I first heard about HyperCell technology when Diana Milburn, who does media relations for the University of Delaware’s arts college, brought up one of its new assistant professors.
“He’s working on a technology that would eliminate doors,” she said. “If you want a door, the wall will just open up. If you want a window, a window opens up. Then it’s gone.”
That assistant professor is Dr. Jia-Rey (Gary) Chang, and what Milburn described that day at a Pitch the Press session is exactly what he’s working on: Smart-home technology for the future, where smart walls automatically alter the size and shape of a space as needed. A wall turning into a desk, chair or bed, and, yes, they might even make an opening for you to walk through.
This type of technology is still very young — HyperCell, as it’s called, is a work in progress, not tech you’ll be installing and connecting to Alexa next year.
But it is a glimpse into the potential future of smart tech, where architecture actually responds to its users. It’s a kind of design that focuses more on the principles than the final form. Like a box of Legos, the structural possibilities are endless.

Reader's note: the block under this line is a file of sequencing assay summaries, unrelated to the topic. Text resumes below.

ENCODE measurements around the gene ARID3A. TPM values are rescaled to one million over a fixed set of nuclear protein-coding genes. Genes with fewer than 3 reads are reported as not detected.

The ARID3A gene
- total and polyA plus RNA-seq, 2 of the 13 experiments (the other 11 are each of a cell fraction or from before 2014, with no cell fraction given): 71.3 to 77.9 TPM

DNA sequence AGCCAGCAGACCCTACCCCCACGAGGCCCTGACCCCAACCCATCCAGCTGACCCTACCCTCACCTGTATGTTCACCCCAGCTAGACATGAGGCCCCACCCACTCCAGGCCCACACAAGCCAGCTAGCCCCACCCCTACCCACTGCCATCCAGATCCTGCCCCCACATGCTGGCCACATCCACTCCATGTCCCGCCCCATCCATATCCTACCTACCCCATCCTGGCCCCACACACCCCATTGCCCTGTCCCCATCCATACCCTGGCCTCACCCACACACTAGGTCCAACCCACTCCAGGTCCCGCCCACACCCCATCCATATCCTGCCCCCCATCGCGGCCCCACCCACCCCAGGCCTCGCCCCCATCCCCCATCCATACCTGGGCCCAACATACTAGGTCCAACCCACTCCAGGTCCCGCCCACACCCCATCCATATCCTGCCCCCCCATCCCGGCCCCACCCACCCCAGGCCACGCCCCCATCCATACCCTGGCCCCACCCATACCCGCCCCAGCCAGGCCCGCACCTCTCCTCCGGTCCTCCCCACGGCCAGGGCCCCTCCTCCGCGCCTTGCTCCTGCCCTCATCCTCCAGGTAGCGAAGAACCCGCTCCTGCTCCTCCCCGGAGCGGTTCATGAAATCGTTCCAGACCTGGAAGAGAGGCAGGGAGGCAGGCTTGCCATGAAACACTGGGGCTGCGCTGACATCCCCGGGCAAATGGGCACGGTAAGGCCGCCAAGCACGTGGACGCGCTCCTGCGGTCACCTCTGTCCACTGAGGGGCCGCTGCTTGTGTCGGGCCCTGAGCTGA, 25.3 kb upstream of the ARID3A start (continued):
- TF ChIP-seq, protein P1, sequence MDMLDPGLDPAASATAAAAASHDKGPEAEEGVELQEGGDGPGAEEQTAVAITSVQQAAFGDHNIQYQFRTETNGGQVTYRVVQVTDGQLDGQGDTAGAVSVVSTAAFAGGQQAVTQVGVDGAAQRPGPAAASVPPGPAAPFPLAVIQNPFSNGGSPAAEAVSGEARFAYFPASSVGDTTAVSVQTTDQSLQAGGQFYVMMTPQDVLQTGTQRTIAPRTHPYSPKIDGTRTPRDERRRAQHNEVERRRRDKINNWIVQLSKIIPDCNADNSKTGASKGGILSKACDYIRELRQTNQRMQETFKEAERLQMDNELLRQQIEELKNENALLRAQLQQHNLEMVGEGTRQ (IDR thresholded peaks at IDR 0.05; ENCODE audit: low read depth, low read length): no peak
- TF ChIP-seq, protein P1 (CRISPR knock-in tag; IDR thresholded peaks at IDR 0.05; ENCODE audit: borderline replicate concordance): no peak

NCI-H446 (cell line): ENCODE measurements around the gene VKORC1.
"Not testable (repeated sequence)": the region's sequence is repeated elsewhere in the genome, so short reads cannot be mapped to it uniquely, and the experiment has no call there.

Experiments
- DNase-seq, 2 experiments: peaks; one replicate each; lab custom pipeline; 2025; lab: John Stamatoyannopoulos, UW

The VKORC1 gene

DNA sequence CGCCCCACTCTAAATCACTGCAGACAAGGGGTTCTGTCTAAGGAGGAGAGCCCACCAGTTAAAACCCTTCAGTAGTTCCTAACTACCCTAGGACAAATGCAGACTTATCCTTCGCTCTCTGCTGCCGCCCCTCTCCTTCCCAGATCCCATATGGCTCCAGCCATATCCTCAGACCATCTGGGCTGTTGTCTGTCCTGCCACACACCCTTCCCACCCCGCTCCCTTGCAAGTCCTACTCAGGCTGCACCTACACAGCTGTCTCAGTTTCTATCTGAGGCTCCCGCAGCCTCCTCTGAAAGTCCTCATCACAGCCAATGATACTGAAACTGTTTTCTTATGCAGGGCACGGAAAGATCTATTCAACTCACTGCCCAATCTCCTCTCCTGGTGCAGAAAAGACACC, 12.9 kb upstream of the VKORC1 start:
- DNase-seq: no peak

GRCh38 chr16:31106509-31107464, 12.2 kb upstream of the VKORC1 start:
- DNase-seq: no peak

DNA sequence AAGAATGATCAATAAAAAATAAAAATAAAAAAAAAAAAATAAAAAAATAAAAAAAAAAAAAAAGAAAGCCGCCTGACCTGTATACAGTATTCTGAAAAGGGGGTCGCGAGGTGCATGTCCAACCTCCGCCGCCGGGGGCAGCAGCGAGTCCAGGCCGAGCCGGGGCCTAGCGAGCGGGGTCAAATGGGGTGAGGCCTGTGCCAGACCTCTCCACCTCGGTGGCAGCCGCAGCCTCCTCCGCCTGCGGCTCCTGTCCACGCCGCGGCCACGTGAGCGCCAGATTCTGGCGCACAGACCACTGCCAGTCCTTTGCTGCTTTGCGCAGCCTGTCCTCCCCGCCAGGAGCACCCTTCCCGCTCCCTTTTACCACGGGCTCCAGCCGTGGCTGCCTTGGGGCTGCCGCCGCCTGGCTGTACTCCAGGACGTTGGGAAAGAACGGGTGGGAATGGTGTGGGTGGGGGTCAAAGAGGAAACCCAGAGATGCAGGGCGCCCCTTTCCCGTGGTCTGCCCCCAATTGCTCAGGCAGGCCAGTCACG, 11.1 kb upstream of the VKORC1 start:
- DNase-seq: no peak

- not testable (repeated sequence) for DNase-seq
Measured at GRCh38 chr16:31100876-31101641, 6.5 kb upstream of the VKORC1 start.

“It’s architecture as a living thing,” Chang told Technical.ly Delaware. “It adapts to its environment.”
The concept isn’t as new as it might seem. In the 1950s and ’60s, visionary architects like Cedric Price — best known for designing the iconic Snowdon Aviary at London Zoo — envisioned a building responsive to visitors’ needs when he designed his “Fun Palace,” a never-completed “anti-building” that was to be an unenclosed steel structure overlooking the Thames with movable walls, floors, stairs and ceiling modules.
“They had the ideas, but now we have the technology to really do it,” Chang said.
Taiwan-born Chang recently completed his Ph.D. at Delft University of Technology in the Netherlands, before landing the position at UD’s Interaction Design Lab, where master’s students take on projects that are more about making changes to the present.
Through a partnership with A.I. Dupont/Nemours Hospital for Children, they are designing projects for children with arthrogryposis multiplex congenita (AMC) and other dexterity issues. Students focus on the movements the patients are able to do designing products around those abilities to help patients complete everyday tasks.
“When people think of ‘interactive’ design, they usually think of web and mobile apps,” he says. “We’re making tangible objects. Things you can interact with in the world.”
Chang has made his 262-page Ph.D. dissertation “HyperCell: A Bio-inspired Design Framework for Real-time Interactive Architectures” available in PDF form, for those interested in learning more about the technology.-30-
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